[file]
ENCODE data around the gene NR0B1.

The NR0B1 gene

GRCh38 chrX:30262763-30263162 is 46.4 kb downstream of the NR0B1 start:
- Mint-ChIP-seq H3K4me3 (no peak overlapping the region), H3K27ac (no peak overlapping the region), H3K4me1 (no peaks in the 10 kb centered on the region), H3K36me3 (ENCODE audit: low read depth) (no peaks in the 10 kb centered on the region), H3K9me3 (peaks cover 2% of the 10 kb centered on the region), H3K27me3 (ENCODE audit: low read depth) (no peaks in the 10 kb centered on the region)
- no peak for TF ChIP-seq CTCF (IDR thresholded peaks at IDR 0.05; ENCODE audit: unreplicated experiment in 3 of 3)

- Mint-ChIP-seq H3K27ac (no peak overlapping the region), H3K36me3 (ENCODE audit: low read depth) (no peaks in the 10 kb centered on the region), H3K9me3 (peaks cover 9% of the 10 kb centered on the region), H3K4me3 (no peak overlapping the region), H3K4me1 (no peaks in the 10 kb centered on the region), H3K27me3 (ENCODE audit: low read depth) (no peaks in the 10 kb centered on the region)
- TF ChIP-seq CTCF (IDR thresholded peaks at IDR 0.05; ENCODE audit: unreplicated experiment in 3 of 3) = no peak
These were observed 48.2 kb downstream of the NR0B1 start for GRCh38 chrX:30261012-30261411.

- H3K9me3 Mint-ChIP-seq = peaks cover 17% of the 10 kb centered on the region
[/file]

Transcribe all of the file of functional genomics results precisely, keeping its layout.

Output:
ENCODE data around the gene NR0B1.

The NR0B1 gene

GRCh38 chrX:30262763-30263162 is 46.4 kb downstream of the NR0B1 start:
- Mint-ChIP-seq H3K4me3 (no peak overlapping the region), H3K27ac (no peak overlapping the region), H3K4me1 (no peaks in the 10 kb centered on the region), H3K36me3 (ENCODE audit: low read depth) (no peaks in the 10 kb centered on the region), H3K9me3 (peaks cover 2% of the 10 kb centered on the region), H3K27me3 (ENCODE audit: low read depth) (no peaks in the 10 kb centered on the region)
- no peak for TF ChIP-seq CTCF (IDR thresholded peaks at IDR 0.05; ENCODE audit: unreplicated experiment in 3 of 3)

- Mint-ChIP-seq H3K27ac (no peak overlapping the region), H3K36me3 (ENCODE audit: low read depth) (no peaks in the 10 kb centered on the region), H3K9me3 (peaks cover 9% of the 10 kb centered on the region), H3K4me3 (no peak overlapping the region), H3K4me1 (no peaks in the 10 kb centered on the region), H3K27me3 (ENCODE audit: low read depth) (no peaks in the 10 kb centered on the region)
- TF ChIP-seq CTCF (IDR thresholded peaks at IDR 0.05; ENCODE audit: unreplicated experiment in 3 of 3) = no peak
These were observed 48.2 kb downstream of the NR0B1 start for GRCh38 chrX:30261012-30261411.

- H3K9me3 Mint-ChIP-seq = peaks cover 17% of the 10 kb centered on the region